The immigration system isn’t broken. It is working exactly as it was intended to, and policies like the ones Trump promotes are designed to keep immigrants afraid while keeping their potential allies in the U.S. working class alienated from their struggle. Hence the constant claims that immigrants are out to steal U.S. jobs and the xenophobia common in corporate media.

Throughout U.S. history, there has always been a scapegoat immigrant class. From the Chinese who built the railroads crisscrossing the U.S. landscape, to the Eastern Europeans who worked in the Chicago packing houses in Upton Sinclair’s classic book “The Jungle,” although the countries of origins and skin colors of immigrants coming to the U.S. have changed over the years, the virulent attacks against immigrants have remained the same.

But that doesn’t mean that immigrants and their allies today are taking all the attacks that Trump has leveled against them without a fight. Many of Trump’s immigration policy changes have sparked heated debate and protests in the streets. On May 1, thousands of people marched in the streets in modest demonstrations across the U.S. for International Worker’s Day and in support of immigrants’ rights.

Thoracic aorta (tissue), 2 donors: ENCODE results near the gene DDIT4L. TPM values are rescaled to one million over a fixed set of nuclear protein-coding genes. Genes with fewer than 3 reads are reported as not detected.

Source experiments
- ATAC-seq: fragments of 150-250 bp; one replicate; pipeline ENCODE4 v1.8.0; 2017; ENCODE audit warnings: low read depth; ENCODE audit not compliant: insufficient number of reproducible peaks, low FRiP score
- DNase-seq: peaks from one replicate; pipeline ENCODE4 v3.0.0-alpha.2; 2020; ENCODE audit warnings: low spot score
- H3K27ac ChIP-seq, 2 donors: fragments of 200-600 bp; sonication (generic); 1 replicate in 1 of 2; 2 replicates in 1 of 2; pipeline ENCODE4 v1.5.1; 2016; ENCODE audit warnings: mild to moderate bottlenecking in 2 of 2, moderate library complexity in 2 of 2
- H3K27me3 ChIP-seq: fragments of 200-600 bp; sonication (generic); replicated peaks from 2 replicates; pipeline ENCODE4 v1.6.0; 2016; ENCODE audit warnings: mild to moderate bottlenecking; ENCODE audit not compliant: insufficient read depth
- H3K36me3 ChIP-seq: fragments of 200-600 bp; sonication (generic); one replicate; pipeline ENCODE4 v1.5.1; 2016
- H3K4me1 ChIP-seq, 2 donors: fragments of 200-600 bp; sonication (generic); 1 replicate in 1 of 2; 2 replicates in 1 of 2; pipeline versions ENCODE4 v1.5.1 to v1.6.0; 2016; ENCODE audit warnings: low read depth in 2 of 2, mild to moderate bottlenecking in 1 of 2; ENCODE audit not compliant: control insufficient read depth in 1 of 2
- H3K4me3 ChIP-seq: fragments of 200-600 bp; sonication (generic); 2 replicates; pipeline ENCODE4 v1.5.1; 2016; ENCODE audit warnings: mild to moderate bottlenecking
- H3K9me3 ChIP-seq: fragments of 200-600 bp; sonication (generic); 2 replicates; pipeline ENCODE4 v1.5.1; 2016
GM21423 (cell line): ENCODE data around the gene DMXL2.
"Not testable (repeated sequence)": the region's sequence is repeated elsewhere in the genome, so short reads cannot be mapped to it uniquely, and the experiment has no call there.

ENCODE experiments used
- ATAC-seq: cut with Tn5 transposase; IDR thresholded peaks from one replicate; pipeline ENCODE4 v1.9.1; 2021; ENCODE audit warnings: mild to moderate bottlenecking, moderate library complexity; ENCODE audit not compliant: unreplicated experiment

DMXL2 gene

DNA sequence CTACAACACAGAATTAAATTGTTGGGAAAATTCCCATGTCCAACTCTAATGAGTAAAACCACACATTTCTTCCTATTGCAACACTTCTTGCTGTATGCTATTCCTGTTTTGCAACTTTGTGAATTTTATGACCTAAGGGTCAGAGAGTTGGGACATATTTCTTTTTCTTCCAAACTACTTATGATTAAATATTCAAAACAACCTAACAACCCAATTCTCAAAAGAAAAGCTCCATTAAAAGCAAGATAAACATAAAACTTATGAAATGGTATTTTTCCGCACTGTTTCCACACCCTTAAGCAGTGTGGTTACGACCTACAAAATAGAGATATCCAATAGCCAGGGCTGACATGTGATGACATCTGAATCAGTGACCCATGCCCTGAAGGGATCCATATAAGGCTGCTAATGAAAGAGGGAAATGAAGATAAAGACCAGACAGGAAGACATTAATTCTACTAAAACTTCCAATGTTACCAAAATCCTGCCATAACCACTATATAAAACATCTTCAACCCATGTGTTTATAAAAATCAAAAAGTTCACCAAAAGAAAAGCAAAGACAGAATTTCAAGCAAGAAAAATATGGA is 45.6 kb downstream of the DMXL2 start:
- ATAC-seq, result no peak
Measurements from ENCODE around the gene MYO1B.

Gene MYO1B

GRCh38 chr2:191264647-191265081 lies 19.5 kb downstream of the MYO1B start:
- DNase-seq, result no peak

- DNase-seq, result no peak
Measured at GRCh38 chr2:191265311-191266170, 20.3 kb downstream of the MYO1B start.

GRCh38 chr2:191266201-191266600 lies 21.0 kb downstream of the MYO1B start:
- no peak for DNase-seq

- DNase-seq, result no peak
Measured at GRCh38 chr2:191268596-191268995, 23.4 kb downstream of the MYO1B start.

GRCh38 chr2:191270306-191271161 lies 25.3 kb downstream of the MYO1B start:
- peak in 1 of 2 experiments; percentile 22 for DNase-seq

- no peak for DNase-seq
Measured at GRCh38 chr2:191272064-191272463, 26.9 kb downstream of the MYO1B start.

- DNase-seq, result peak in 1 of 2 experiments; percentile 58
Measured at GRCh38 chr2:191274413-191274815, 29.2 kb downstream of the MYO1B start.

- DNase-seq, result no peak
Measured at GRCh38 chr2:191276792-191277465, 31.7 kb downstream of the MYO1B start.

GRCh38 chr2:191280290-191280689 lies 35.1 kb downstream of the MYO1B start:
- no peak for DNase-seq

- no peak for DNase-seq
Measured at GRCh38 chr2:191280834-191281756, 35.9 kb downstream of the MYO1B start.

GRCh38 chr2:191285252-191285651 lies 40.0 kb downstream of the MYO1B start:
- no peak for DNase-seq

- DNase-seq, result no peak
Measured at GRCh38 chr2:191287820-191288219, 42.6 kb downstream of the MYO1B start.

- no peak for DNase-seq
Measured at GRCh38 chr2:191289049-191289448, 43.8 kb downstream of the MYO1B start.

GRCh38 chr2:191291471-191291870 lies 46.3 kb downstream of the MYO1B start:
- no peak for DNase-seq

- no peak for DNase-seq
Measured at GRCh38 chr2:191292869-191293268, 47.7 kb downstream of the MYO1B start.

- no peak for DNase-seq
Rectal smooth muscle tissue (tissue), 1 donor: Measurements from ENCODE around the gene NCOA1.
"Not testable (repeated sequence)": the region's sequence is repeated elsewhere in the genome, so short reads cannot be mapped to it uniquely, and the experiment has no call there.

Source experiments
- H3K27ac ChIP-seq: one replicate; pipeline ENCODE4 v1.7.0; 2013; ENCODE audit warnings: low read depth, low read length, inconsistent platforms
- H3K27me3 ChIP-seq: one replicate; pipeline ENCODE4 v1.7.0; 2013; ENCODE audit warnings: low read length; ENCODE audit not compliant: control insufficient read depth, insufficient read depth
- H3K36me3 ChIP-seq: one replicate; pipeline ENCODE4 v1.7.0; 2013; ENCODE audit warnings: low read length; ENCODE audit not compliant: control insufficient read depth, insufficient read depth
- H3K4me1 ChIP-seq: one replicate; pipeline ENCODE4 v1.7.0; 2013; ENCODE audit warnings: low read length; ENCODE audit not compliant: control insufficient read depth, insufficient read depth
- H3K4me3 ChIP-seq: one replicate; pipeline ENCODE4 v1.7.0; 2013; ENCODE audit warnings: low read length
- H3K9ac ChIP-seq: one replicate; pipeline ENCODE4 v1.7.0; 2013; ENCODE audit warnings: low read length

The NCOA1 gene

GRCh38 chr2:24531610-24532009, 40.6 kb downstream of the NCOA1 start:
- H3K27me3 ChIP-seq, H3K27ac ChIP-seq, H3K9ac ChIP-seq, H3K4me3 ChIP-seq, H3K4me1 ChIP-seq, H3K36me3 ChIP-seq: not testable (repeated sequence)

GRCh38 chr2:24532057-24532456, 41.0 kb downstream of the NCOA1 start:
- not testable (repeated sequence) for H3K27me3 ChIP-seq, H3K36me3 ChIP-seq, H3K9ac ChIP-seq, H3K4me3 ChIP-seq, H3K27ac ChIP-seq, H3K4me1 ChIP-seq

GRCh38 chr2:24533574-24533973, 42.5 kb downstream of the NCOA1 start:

In Minneapolis, the Immigrant Movement for Justice recently organized a panel discussion on the TPS issue. J. Rivas from Immigrant Movement for Justice said, “It is time to raise our voices and fight together for our brothers and sisters who are part of this country because their family should be considered part of this country too. Together we will create resistance to the injustices of incarceration and deportation that our communities are facing.

“We stand with those who immigrated to the U.S. Those with Deferred Action for Childhood Arrival (DACA) status. Those with Temporary Protected Status (TPS). Those who have Deferred Enforced Departure (DED). Those who have received political asylum. Those who came here as refugees.

“The Immigrant Movement for Justice stands together, and we will continue to defend the rights of all people, including those who don’t have legal status and are fighting for amnesty to stay and live here without fear of one day being deported and torn from their family and community. Let’s build a movement!” It remains to be seen what the spark will be that will set that movement afire.